11 states, including the District of Columbia, have legalized recreational marijuana use, and 34 states allow medical marijuana use. Several states have recently legalized recreational marijuana, but Maryland is not one of them. In Maryland, marijuana is still illegal, although if you are caught with a tiny amount of marijuana, you will face civil, not criminal penalties.
Many Marylanders are arrested for possession of marijuana while traveling to and from D.C., which has legalized marijuana possession. Even if you purchase the marijuana in D.C., you can still face charges if you are caught with it in Maryland. The more marijuana in your possession, the greater the penalties you will face. We will discuss the penalties for marijuana possession below.
Possession of Less Than 10 Grams of Marijuana
In Maryland, possession of less than 10 grams of marijuana is not considered a criminal offense. However, keep in mind that just because you will not receive a criminal charge for possessing under 10 grams of marijuana, doing so is still illegal. You will be subjected to civil penalties. Possession of up to 10 grams of marijuana is not a crime, so you will not face jail time, an arrest, or have to live with a criminal record. You will have to pay the following penalties:
- For the first offense, you will pay a fine of $100
- For the second offense, you will pay a fine of up to $250
- For the third or subsequent offense, you will pay a fine of up to $500
Additionally, if you are caught in possession of up to 10 grams of marijuana, you may need to appear in court. If you are under the age of 21, you must appear in court, and the court could order you to attend a drug treatment program. If you are over the age of 21, you will need to appear in court if you are facing your third or subsequent offense charges.
Will You Have a Record for Possession of Less Than 10 Grams of Marijuana?
As criminal defense lawyers in Baltimore, we are often asked by clients whether they will have a record for possession of under 10 grams of marijuana. The answer is probably not. The Maryland court system will collect the payment of your civil fine. The official record of your citation will not be available to the public and will not appear on the case search function when one of the following conditions applies:
- The defendant prepaid his or her fine
- The defendant plead guilty or has been found guilty of the violation and has paid the fine and costs associated with the violation
- The defendant received probation before the judgment and fully paid the fines, and completed all of the terms imposed by the court
- The state has entered a nolle prosequi;
- The defendant has been found not guilty
- The case has been dismissed
Many people brush off charges of marijuana possession, but it is wise to take these charges seriously and to contact an experienced attorney for legal assistance.
Penalties for More Than 10 Grams of Marijuana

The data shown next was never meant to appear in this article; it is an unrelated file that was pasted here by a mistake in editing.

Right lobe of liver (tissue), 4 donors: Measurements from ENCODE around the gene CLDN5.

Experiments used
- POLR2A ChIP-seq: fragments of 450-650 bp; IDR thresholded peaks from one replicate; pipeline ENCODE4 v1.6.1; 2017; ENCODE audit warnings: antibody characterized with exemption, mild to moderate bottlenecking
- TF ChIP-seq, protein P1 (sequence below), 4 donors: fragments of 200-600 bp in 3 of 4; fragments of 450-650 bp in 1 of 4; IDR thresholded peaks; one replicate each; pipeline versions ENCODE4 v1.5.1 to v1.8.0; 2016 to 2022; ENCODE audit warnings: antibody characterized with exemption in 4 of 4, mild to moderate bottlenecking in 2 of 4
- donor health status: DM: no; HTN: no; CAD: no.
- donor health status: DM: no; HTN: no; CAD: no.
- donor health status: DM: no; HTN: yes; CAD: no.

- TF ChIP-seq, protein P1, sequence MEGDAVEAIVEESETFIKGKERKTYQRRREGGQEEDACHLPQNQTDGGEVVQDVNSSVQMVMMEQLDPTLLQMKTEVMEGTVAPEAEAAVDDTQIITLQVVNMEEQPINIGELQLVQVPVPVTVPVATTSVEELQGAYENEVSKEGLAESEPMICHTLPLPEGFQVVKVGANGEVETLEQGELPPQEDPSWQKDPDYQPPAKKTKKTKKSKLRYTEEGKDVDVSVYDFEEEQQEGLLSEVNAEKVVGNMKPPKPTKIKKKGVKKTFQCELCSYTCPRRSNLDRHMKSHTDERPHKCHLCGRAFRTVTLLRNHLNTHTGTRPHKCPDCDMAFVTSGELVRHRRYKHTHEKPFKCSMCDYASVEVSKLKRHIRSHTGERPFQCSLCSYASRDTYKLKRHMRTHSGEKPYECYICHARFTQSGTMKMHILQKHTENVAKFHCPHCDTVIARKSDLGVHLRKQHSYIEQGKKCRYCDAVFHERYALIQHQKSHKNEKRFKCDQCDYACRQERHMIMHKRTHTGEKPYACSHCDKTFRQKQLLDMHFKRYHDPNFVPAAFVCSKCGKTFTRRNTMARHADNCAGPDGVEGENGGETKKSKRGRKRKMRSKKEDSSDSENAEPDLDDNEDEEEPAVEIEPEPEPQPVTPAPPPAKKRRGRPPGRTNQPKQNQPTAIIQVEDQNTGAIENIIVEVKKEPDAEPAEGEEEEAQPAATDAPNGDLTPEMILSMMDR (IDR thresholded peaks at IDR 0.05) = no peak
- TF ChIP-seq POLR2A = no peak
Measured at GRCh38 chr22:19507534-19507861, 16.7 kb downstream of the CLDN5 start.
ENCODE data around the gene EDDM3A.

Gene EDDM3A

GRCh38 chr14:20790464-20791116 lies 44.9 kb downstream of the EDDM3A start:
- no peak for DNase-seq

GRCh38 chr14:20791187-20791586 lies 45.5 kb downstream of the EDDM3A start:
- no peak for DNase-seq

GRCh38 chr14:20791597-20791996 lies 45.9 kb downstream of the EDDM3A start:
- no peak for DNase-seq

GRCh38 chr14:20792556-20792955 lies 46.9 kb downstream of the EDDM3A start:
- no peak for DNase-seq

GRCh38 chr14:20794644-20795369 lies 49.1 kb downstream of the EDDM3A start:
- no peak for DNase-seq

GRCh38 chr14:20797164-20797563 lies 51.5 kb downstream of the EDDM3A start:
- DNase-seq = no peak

If you have been discovered with over 10 grams of marijuana, the penalties increase. Under Maryland law, possession of between 10 and 50 lb. of marijuana is considered a misdemeanor charge. You could spend up to one year in jail and pay up to a $1,000 fine. If you are found with 50 pounds or more of marijuana, you will face felony charges. The penalties involve at least five years in prison and a potential $10,000 fine.
Prosecutors will also consider other aspects of your case to decide whether to bring additional charges or enhance the penalties. If a police officer discovers you smoking or using marijuana in public, you will face a $500 civil penalty. Additionally, if you have already been convicted of a marijuana-related crime, you will face higher penalties and potentially higher fines. If the officer arresting you suspected that she was not using the marijuana for your personal use. Still, you intended to distribute the marijuana, you will face a more serious drug distribution charge.
The Penalties for Selling Marijuana in Maryland
Prosecutors will consider the amount of marijuana present at your arrest, the presence of baggies, scales, and any other evidence that you intended to distribute the marijuana to other people. When prosecutors discover any of this evidence, they will consider bringing drug distribution charges against you. Drug distribution charges are highly subjective. Your defense lawyer will be able to investigate your case and argue that the prosecutor should drop your charges down to simple marijuana possession.
Marijuana distribution charges are considered felony charges because defendants face over a year in jail if convicted. Defendants will face even harsher penalties if they were distributing marijuana in a school zone, had previous convictions, or the charge involved minors in any way. When an adult uses a minor as part of a conspiracy to distribute or manufacture marijuana, he or she can face a prison sentence of up to 20 years and a fine of up to $20,000.
If you are charged with drug distribution after being caught with 50 lb. or less of marijuana, you face a maximum prison sentence of five years and a fine of up to $15,000. If you were in possession of more than 50 lb. of marijuana, the minimum sentence increases to five years in prison, and you will pay a maximum fine of up to $100,000.
About Brian Bishop
Brian Bishop started the McBride Bishop Law Group in October 2018. Mr. Bishop is an active member of Maryland Association of Justice, The American Association of Justice, The Academy of Truck Accident Attorneys. Mr. Bishop has received a nationally ranked Top 40 Under 40 Attorney award since 2017. Mr. Bishop has also been named a Rising Star by Super Lawyers. The American Institute of Personal Injury Attorneys has named Brian Bishop as one of The 10 Best Attorneys for Outstanding Client Services.